MPs: Why we’re saying No to Mgimwa’s Budget

Mr Zitto
Opposition to the 2012/13 Budget continued yesterday, with MPs demanding that the financial plan that was tabled last week be overhauled as soon as possible.

Debate on the budget began yesterday. Objection to the budget started with the chairman of the Parliamentary Committee for Finance and Economy, Mr Andrew Chenge (Bariadi West-CCM), who called for “tremendous changes” in the document.

The lawmaker said it was necessary to overhaul the budget not only to make it acceptable but also enable the government to attain its financial and development goals in the forthcoming financial year.

Shadow Minister for Finance Zitto Kabwe (Kigoma North-Chadema) was just as blunt. He wanted Dr Mgimwa to withdraw the Budget and go back to the drawing board on the grounds that the measures outlined to implement it do not reflect the requirements of the five-year National Development Plan.

Most of the MPs who spoke after the contributions of Mr  Chenge and Mr Kabwe also faulted the financial plan, with the consensus being that it should be overhauled. 

Censure of this year’s Budget started the week before its reading in Parliament on June 14, when Finance minister Mgimwa presented it to the Finance and Economic Affairs Parliamentary Committee in Dar es Salaam.

Immediately after its presentation last week, this year’s Budget drew a barrage of criticism from various quarters of society, including ordinary wananchi and experts, on the grounds that if approved, the financial plan would do very little to address the country’s welfare problems and development challenges.

The most contentious issue has been the amount of funds allocated for recurrent and development spending, with opposition to the 30 per cent of the Sh15 trillion allocated for the latter.

Yesterday, Mr Chenge proposed that the Finance Bill be tabled and passed at the end of the budget session in order to make room for a major overhaul of the government plan. Article 63 (3) (c) of the Constitution, he said, empowers Parliament to discuss and confirm short and long-term plans that the government wants to implement.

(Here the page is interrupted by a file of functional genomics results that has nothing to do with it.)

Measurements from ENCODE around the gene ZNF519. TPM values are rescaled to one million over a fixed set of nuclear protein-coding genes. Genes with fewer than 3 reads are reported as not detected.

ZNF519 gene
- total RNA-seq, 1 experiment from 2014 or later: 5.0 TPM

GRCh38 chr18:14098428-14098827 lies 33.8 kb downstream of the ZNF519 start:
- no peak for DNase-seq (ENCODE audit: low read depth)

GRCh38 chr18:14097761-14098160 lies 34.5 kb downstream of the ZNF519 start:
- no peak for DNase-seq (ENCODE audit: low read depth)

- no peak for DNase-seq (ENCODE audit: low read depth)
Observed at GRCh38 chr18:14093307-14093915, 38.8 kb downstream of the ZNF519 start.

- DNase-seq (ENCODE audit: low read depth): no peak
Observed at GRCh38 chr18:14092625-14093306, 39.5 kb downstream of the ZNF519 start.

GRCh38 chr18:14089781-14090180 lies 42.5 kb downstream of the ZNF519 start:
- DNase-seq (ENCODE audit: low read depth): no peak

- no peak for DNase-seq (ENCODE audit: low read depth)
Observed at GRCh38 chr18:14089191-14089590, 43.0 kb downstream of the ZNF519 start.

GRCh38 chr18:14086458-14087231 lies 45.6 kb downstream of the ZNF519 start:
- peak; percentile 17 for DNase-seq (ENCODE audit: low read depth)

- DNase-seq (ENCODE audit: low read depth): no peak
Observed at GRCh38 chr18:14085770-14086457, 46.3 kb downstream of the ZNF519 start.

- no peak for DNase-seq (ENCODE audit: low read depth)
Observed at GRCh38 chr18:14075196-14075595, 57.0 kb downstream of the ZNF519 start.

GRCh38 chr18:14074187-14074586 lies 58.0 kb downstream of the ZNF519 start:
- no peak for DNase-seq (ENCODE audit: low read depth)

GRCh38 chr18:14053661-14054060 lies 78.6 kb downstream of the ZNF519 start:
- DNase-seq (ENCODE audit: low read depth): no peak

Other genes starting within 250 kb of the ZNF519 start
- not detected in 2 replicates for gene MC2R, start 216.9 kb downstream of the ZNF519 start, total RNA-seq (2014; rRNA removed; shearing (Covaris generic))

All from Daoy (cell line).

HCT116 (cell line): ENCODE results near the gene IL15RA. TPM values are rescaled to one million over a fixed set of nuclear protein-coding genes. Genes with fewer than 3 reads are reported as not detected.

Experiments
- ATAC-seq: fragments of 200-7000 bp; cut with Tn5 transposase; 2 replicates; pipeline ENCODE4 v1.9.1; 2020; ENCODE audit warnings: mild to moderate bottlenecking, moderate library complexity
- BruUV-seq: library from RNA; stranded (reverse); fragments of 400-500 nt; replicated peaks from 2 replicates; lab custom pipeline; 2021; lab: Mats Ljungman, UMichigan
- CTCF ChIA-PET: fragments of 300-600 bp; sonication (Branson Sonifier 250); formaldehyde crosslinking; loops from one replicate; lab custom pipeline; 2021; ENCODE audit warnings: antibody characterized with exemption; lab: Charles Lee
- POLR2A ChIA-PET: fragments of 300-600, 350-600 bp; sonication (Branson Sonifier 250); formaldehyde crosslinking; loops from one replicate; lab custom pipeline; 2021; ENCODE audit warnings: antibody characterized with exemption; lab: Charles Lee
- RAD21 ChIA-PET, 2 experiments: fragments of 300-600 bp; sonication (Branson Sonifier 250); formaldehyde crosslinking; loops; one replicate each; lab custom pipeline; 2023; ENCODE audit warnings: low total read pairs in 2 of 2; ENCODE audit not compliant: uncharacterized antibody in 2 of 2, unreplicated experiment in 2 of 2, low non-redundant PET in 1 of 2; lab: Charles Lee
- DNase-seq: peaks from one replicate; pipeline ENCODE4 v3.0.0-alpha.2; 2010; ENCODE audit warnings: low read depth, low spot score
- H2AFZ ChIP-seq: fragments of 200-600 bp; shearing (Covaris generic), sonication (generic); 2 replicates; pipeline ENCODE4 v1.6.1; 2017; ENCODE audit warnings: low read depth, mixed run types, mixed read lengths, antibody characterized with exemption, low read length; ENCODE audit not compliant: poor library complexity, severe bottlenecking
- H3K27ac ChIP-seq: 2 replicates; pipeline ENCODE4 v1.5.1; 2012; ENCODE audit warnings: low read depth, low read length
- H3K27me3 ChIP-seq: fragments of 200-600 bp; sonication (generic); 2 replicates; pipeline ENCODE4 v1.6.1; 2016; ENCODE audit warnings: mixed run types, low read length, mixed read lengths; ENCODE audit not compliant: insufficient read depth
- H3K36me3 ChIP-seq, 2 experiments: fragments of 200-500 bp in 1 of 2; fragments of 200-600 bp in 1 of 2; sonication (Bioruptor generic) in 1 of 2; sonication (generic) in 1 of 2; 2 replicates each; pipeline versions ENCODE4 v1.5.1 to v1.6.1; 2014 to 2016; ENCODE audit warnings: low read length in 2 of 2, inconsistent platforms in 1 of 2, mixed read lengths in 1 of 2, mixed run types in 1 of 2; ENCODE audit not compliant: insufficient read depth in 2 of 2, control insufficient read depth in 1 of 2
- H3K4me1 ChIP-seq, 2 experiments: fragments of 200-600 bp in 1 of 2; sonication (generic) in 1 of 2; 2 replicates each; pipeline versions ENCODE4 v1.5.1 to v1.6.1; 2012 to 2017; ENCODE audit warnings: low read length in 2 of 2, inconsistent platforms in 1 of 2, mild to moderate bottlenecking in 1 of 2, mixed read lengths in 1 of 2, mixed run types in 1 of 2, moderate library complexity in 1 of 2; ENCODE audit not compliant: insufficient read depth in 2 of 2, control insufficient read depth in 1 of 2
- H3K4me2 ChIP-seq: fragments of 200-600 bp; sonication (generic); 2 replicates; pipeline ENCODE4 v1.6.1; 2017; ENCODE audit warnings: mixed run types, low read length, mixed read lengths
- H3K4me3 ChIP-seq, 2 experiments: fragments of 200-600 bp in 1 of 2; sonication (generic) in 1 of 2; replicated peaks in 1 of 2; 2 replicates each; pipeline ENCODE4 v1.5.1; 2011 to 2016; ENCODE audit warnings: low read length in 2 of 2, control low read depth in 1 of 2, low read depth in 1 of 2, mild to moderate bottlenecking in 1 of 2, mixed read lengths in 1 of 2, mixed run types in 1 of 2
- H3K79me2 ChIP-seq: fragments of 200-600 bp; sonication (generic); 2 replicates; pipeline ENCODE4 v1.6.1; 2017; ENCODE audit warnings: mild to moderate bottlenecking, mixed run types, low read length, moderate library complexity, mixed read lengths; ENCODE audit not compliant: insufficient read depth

Said Mr Kabwe: “It is through this that we passed the five-year development plan last year... but since the 2012/13 Budget which has been tabled does not fulfill the requirements of the plan, the Official Opposition requests the government to withdraw the budget and reframe it to reflect the requirements of the development plan.”

But his request was shot down by the chairperson, Ms Jenister Mhagama (Peramiho-CCM) who allowed the debate to continue.

Earlier, Mr Kabwe outlined an alternative Budget setting out how the government could increase local revenue collection, adjust expenditure and ensure that development activities are allocated 35 per cent of the budget.

He suggested that the government look at tax exemptions, tax structure, income tax, taxation of mining and mobile phone companies, the forestry and hide and skins sector, management of national debt, improvement of business within East Africa and controlling government expenditure.

On the expenditure policy, the shadow minister said the focus should be on creating a conducive environment for the growth of the rural economy by investing in roads, energy, water, irrigation, health and education.

He also proposed major rehabilitation of the central railway and its Tanga-Arusha and Mpanda tributaries. Other proposals include increasing the lowest wage to Sh315,000 per month, establishing a pension scheme for those aged more than 60, boosting the capacity of local industries, especially in agro-processing, and reducing government expenditure.

Mr Kabwe accused the government of failing to take stock of implementation of the budget, to the extent that it has been repeating similar strategies each year for the same problems even when those strategies had failed.

In the last Budget, he noted, the government adopted the system of issuing permits to businessmen to import sugar as a way of controlling the price.

It has repeated the same system this year even though the price of sugar rose to more than Sh2,000 per kilo after the permits were issued.

Mr Chenge said the government should look at ways of controlling inflation as the best way of reducing the increasing cost of living.  “Strategic national economic growth needs high integrity and discipline on public expenditure, revenue collection and investment in human resources,” said Mr Chenge when tabling the committee’s views on the Budget.

Ms Sara Msafiri (Special Seats-CCM) wondered why the government has set aside Sh50 billion for compensation of people whose land would be taken for establishment of export processing zones in Bagamoyo and Kigoma while agriculture development in major valleys has been allocated only Sh67 billion.

“For instance, Kilombero valley has been allocated only Sh1 billion and it is for a feasibility study,” she added.

“The government should tell us when we are going to start serious farming and produce enough food for our people.”

Mr Hamad Rashid Mohamed (Wawi-CUF) accused the government of neglecting implementation of the five-year development plan and noted that failing to effectively implement plans has been a serious problem for the government. Research on annual budgets, he added, showed that the government was capable of implementing only 62 percent of the budget.
Source: The Citizen,, reported by Peter Nyanje and additional reporting by Sturmius Mtweve
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